Mr. Mendelson

Does not the right hon. Gentleman recall that, when his party was in Government, several schemes were canvassed which were intended to circumscribe and limit by law the actions of trade unions in their normal industrial relations and in pursuit of their normal industrial activities? My hon. Friend the Member for Tottenham was referring to that.

Mr. Carr

We cannot debate it now, but that certainly was not what my right hon. Friend the Leader of the Opposition was recommending in the speech to which

reference has been made. Hon. Members must realise that, if they do not accept the position under the Bill—and we support them in that—there must be an alternative to it. We believe that the sort of alternatives to which my right hon. Friend referred in that speech are coming more and more clearly to be seen as the only practical ones to which we must turn. It is not contrary to freedom to have to operate within a framework of law and to be subject to normal civil liabilities. But it is contrary to freedom to have the policy of this Bill backed by these penal sanctions. This is why we shall on no account support legislation which contains a provision of this kind and why we shall vote against the Government on it.

Even at this late stage, I ask the First Secretary of State to think again about it and, at least, to respond to his hon. Friends in something more like the spirit in which they have appealed to him. If ever there was truth in what the hon. Member for Tottenham said about having no feeling for what happens on the shop floor, it was demonstrated by the right hon. Gentleman's speech.

Mr. John Silkin rose in his place and claimed to move, That the Question be now put.

Question put, That the Question be now put:—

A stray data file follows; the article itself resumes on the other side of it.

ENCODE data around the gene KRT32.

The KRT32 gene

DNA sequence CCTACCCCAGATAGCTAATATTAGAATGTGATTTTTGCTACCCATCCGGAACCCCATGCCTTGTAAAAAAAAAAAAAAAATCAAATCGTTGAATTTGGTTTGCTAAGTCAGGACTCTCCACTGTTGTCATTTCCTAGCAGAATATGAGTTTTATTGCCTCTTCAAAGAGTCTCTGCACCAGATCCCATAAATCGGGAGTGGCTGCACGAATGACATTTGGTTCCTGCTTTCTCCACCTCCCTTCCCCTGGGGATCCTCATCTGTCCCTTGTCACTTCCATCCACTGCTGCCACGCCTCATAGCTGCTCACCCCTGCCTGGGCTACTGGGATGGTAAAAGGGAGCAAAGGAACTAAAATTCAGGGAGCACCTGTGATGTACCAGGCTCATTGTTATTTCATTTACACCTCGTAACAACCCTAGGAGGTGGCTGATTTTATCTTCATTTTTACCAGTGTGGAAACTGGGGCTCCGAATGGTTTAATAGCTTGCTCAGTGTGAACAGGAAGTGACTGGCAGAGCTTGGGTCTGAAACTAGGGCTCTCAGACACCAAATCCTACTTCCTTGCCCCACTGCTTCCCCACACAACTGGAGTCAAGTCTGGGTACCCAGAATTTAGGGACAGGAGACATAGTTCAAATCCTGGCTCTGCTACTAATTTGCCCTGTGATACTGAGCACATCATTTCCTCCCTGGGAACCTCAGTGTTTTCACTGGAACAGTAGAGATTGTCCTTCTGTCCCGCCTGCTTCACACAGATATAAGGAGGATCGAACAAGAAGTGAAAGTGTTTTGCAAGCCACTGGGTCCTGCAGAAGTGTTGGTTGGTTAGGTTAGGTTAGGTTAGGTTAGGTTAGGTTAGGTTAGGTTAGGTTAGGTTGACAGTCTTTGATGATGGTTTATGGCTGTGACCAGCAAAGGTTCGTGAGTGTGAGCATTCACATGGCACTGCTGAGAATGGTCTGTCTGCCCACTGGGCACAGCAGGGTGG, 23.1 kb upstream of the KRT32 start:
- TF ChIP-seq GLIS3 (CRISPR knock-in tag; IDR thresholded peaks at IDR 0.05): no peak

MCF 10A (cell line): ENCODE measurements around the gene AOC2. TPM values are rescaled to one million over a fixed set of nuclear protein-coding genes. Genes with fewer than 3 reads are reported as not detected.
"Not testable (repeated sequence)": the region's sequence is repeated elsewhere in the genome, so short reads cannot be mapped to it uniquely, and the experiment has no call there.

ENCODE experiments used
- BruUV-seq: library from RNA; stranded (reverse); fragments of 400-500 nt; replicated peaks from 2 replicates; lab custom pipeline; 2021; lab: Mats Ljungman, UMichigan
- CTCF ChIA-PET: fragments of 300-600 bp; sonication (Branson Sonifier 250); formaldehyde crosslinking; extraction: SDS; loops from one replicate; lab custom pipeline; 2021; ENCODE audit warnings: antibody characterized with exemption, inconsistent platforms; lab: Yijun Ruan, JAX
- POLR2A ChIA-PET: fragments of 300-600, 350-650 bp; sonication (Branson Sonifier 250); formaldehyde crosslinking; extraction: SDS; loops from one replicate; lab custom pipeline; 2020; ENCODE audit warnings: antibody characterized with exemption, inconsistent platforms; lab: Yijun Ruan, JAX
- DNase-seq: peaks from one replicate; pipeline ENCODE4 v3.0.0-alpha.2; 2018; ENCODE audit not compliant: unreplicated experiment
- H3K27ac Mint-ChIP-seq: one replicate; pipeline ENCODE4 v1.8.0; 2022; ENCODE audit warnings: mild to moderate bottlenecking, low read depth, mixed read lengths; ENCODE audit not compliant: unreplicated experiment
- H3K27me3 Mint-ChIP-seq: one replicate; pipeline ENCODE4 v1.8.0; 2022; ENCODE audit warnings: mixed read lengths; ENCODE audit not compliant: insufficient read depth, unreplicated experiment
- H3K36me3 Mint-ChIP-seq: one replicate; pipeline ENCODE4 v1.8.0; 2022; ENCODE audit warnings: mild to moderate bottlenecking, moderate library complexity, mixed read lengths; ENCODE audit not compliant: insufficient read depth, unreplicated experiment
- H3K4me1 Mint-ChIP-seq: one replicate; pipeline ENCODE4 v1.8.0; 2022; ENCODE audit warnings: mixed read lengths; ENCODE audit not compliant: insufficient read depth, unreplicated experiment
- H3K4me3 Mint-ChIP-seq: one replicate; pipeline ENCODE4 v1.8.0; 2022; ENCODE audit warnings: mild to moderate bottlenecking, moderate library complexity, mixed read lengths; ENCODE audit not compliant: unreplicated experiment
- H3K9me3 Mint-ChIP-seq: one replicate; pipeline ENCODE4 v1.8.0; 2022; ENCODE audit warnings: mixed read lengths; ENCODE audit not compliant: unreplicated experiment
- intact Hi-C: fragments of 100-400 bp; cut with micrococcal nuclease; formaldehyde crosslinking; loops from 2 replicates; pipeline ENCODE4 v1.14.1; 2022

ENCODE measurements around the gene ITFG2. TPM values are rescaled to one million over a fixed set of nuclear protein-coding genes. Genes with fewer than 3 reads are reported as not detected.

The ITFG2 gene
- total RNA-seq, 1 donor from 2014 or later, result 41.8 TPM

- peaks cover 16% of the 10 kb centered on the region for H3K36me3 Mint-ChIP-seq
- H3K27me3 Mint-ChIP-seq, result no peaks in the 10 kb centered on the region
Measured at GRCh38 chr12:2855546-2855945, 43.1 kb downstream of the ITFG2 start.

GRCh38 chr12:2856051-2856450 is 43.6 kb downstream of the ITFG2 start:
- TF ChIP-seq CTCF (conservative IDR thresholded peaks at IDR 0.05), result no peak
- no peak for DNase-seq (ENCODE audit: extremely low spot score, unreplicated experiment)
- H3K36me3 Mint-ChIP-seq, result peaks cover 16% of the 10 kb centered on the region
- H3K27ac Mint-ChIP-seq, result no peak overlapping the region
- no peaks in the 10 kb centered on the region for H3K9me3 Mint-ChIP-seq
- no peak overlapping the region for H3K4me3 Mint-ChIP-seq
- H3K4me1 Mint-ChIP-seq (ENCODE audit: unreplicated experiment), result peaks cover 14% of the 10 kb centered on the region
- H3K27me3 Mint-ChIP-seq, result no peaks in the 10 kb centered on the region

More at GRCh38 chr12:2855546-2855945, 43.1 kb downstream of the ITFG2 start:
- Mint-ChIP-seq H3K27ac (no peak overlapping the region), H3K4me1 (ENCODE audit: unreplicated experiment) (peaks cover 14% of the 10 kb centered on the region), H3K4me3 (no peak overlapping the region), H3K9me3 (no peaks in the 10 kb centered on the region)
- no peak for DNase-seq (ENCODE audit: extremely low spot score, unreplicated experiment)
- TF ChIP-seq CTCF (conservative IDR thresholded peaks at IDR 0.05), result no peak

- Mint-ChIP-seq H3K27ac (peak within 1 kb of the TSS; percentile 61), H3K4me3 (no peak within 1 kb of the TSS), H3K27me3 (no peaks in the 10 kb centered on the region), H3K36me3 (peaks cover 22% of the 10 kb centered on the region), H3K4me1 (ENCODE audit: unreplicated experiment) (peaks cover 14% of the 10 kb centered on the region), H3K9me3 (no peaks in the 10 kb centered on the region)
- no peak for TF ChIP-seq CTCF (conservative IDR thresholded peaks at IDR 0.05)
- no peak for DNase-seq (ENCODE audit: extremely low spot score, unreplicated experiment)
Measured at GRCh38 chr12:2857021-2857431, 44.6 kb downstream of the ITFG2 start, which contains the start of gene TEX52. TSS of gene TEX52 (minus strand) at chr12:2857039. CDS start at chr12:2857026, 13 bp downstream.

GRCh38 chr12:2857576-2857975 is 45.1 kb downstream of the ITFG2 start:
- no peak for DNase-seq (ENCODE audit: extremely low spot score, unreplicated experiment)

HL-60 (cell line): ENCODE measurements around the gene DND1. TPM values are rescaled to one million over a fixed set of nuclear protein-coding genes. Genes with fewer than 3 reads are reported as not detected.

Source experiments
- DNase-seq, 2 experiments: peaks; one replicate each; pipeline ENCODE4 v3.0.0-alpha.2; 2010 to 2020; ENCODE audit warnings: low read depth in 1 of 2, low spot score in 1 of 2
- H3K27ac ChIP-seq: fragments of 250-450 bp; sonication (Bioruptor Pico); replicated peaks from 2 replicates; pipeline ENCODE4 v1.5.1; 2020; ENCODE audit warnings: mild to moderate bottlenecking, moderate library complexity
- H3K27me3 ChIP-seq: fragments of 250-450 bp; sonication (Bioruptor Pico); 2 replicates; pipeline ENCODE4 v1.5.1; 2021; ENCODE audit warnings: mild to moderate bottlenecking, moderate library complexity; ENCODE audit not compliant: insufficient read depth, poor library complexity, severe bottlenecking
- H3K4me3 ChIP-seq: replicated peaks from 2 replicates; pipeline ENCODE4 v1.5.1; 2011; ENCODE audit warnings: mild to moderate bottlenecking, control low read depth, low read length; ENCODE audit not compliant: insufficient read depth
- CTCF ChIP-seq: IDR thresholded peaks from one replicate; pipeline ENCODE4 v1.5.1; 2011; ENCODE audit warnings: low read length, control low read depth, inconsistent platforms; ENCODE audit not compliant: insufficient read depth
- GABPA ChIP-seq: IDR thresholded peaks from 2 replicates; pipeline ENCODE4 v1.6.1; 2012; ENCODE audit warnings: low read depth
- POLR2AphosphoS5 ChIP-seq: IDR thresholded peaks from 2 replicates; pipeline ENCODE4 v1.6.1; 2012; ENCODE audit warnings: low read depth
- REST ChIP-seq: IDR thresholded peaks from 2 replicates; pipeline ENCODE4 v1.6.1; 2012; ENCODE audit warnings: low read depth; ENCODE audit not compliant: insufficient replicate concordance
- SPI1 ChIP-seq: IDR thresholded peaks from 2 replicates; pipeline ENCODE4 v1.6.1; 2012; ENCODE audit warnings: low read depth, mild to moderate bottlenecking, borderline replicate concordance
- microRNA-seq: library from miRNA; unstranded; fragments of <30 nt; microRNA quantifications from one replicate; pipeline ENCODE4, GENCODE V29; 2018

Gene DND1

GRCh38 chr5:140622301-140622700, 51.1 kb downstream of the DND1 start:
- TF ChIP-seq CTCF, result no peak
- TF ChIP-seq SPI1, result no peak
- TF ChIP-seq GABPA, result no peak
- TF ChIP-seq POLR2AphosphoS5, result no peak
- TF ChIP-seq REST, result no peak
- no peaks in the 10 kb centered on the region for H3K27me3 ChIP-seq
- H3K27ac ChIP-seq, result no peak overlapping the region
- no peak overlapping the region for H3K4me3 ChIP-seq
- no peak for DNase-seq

The House divided: Ayes 139, Noes 111.

Mackenzie, Gregor (Rutherglen) Price, William (Rugby) Thomson, Rt. Hn. George
Maclennan, Robert Rankin, John Thornton, Ernest
Mitchell, R. C. (S'th'pton, Test) Rees, Merlyn Tinn, dames
Molloy, William Reynolds, G. W. Tuck, Raphael
Moonman, Eric Richard, Ivor Varley, Eric G.
Morris, Alfred (Wythenshawe) Robinson, Rt.Hn.Kenneth(St.P'c'as) Wainwright, Edwin (Dearne Valley)
Morris, Charles R. (Openshaw) Robinson, W. O. J. (Walth'stow, E.) Walden, Brian (All Saints)
Moyle, Roland Rodgers, William (Stockton) Walker, Harold (Doncaster)
Noel-Baker, Rt.Hn.Phllip(Derby, S.) Ross, Rt. Hn. William Watkins, David (Consett)
Ogden, Eric Rowland, Christopher (Meriden) Whitaker, Ben
O'Malley, Brian Sheldon, Robert Whitlock, William
Oram, Albert E. Silkin, Rt. Hn. John (Deptford) Williams, Alan Lee (Hornchurch)
Oswald, Thomas Silkin, Hn. S. C. (Dulwich) Williams, Clifford (Abertillery)
Owen, Will (Morpeth) Silverman, Julius (Aston) Wilson, William (Coventry, S.)
Palmer, Arthur Skeffington, Arthur Winnick, David
Pannell, Rt. Hn. Charles Small, William Yates, Victor
Pavitt, Laurence Snow, Julian
Pearson, Arthur (Pontypridd) Steele, Thomas (Dunbartonshire, W.) TELLERS FOR THE AYES:
Perry, Ernest G. (Battersea, S.) Stewart, Rt. Hn. Michael
Prentice, Rt. Hn. R. E. Taverne, Dick Mr. W. Howie and Mr. Alan Fitch.
Price, Christopher (Perry Barr) Thomas, George (Cardiff, W.)
Awdry, Daniel Gilmour, Ian (Norfolk, C.) Montgomery, Fergus
Baker, W. H. K. Gilmour, Sir John (Fife, E). More, Jasper
Barber, Rt. Hn. Anthony Glover, Sir Douglas Neave, Airey
Batsford, Brian Goodhart, Philip Nott, John
Beamish, Col. Sir Tufton Grant, Anthony Osborn, John (Hallam)
Ben, Ronald Grant-Ferris, R. Pardoe, John
Berry, Hn. Anthony Gresham Cooke, R. Pearson, Sir Frank (Clitheroe)
Bessell, Peter Grieve, Percy Percival, Ian
Biffen, John Hall, John (Wycombe) Pike, Miss Mervyn
Biggs-Davison, John Hall-Davis, A. G. F. Powell, Rt. Hn. J. Enoch
Birch, Rt. Hn. Nigel Hamilton, Michael (Salisbury) Prior, J. M. L.
Black, Sir Cyril Harris, Reader (Heston) Pym, Francis
Body, Richard Harrison, Col. Sir Harwood (Eye) Quennell, Miss J. M.
Bossom, Sir Clive Hastings, Stephen Ramsden, Rt. Hn. James
Boyd-Carpenter, Rt. Hn. John Heald, Rt. Hn. Sir Lionel Rawlinson, Rt. Hn. Sir Peter
Boyle, Rt. Hn. Sir Edward Higgins, Terence L. Rossi, Hugh (Hornsey)
Brinton, Sir Tatton Holland, Philip Royle, Anthony
Brown, Sir Edward (Bath) Hornby, Richard Sharpies, Richard
Buck, Antony (Colchester) Howell, David (Guildford) Sinclair, Sir George
Campbell, Gordon Hunt, John Summers, Sir Spencer
Carlisle, Mark Jenkin, Patrick (Woodford) Tapsell, Peter
Carr, Rt. Hn. Robert Johnston, Russell (Inverness) Taylor, Sir Charles (Eastbourne)